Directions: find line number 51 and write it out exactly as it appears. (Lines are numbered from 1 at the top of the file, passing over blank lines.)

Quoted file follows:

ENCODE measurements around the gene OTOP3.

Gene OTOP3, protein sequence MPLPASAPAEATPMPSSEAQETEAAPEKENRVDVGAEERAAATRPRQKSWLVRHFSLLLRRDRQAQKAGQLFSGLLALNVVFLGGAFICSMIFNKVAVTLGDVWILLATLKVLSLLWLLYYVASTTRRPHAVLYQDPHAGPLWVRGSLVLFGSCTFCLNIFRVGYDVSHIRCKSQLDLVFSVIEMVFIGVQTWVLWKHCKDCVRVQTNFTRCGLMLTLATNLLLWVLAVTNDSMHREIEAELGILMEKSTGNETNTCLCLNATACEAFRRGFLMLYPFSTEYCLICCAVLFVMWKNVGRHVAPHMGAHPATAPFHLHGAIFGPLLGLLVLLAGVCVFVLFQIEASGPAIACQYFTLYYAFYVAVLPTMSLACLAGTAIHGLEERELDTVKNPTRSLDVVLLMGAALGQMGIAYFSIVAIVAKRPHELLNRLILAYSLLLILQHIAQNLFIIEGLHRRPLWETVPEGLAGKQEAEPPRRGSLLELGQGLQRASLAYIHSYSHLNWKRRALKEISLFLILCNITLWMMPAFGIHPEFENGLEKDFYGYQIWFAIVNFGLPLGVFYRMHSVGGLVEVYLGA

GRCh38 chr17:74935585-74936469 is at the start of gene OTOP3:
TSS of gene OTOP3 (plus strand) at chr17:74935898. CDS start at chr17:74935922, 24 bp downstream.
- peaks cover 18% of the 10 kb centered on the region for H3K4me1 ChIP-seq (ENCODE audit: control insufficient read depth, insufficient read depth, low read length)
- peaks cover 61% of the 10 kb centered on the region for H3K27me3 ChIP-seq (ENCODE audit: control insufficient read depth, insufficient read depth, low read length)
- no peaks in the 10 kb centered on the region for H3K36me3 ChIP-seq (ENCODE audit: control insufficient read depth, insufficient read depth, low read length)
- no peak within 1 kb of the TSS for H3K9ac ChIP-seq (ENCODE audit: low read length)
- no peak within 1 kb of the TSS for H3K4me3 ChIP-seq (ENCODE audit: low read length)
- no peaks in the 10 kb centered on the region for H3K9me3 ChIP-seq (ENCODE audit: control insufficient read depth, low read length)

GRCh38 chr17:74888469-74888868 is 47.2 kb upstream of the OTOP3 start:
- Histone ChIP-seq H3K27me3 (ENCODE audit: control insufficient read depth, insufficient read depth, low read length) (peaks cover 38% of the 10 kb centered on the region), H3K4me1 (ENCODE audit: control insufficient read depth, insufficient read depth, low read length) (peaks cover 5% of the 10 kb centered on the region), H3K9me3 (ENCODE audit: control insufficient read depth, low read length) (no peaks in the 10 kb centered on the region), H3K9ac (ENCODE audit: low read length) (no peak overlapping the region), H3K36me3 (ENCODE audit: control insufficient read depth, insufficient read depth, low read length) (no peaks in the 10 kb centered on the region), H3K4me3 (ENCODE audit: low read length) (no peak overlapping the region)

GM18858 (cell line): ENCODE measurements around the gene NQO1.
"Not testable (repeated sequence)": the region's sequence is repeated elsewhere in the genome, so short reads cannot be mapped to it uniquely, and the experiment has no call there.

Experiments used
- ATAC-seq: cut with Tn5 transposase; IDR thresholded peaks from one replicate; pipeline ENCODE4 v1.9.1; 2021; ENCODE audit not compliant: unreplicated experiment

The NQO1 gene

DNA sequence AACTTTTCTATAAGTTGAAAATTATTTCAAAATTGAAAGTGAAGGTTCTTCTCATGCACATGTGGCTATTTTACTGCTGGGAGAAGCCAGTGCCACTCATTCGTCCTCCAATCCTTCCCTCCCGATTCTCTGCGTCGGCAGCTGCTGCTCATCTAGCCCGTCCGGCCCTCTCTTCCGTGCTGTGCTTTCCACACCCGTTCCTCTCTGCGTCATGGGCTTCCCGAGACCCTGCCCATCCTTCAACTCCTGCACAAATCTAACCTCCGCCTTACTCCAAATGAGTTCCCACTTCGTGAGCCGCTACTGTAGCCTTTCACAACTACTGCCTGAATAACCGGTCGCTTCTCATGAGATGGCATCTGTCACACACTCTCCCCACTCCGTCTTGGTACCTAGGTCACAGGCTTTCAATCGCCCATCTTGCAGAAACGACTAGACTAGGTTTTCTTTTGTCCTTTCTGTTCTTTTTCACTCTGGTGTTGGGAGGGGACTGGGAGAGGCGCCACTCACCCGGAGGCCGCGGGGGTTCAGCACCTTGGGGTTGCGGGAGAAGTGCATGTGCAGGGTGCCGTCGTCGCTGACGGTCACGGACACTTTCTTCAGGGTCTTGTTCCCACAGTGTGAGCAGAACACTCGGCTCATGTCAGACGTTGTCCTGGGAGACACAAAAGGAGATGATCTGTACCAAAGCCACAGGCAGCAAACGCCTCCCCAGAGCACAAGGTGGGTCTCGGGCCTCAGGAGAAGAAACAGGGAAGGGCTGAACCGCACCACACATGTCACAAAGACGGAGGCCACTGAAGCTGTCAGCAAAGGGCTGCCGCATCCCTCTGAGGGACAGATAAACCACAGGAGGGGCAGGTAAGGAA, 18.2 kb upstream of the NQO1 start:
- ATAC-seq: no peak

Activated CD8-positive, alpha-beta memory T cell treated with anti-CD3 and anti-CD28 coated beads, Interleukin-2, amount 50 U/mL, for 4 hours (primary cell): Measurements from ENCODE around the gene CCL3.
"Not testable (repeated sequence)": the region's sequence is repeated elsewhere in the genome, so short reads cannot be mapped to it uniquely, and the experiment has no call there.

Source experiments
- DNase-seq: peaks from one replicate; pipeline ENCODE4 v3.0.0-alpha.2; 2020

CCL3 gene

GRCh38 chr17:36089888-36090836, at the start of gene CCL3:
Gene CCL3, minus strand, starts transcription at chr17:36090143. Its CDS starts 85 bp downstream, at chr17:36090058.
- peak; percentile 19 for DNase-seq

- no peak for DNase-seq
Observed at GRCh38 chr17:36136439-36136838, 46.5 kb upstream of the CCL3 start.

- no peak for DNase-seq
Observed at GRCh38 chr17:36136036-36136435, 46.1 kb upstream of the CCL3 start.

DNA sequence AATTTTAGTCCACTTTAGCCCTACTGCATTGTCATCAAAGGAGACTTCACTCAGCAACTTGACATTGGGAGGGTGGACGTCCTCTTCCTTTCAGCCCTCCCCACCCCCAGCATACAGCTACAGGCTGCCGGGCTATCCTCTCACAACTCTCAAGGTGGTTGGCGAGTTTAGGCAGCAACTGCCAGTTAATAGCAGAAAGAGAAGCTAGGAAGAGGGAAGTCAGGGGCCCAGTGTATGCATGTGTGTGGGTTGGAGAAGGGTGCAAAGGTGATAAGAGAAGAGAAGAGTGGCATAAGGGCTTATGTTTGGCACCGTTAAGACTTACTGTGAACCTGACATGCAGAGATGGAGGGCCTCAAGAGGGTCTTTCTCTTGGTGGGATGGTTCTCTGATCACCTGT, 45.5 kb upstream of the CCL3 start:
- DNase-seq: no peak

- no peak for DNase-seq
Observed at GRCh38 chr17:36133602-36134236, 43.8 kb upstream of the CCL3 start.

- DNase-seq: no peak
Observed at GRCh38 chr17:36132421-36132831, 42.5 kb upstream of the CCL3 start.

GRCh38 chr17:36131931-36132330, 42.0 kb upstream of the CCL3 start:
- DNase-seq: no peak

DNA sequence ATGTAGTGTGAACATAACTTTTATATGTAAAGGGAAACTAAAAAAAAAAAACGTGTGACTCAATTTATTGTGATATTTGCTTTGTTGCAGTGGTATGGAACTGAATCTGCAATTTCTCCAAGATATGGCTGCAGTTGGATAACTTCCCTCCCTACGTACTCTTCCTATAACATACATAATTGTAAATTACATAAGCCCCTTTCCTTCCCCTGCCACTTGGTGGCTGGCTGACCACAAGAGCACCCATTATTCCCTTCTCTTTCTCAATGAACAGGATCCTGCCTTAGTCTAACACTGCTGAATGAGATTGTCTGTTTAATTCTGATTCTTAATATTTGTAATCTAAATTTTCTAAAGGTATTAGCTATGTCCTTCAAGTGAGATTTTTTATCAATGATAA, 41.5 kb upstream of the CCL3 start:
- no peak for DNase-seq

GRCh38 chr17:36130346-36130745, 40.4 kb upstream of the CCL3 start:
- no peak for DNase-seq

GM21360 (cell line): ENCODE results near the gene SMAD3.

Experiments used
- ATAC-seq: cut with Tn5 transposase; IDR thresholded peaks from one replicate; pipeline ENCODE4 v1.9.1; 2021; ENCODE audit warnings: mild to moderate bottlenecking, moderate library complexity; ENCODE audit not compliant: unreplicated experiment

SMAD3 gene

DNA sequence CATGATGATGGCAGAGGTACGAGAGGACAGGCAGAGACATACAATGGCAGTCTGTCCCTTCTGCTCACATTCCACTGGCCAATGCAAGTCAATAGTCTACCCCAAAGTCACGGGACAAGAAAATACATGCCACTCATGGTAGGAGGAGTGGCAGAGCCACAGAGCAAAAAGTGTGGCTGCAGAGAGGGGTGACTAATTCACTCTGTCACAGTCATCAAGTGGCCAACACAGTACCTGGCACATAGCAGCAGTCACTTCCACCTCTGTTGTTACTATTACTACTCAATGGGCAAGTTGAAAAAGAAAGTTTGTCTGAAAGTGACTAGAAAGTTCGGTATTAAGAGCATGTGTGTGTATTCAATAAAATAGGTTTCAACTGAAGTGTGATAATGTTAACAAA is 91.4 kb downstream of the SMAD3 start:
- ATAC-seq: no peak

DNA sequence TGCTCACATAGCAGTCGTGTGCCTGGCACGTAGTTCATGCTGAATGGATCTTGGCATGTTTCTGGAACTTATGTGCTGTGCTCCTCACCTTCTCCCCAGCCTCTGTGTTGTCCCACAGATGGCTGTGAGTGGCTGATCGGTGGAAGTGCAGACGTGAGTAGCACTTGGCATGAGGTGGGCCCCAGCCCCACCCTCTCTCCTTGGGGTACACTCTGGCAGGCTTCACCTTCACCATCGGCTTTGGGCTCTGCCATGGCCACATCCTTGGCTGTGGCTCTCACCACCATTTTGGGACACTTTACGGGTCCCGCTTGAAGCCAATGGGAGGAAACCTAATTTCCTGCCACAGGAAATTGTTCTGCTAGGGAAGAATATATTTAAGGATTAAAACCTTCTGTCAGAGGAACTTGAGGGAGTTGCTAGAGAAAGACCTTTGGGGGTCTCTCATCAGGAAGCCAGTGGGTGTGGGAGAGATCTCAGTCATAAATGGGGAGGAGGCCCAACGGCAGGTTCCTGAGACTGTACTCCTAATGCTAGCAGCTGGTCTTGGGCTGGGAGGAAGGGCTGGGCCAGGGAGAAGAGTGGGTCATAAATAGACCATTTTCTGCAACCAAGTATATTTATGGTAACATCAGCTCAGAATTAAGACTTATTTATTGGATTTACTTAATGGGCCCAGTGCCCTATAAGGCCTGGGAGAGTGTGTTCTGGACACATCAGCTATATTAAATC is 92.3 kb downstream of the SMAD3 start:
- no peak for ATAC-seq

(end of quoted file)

- no peak for ATAC-seq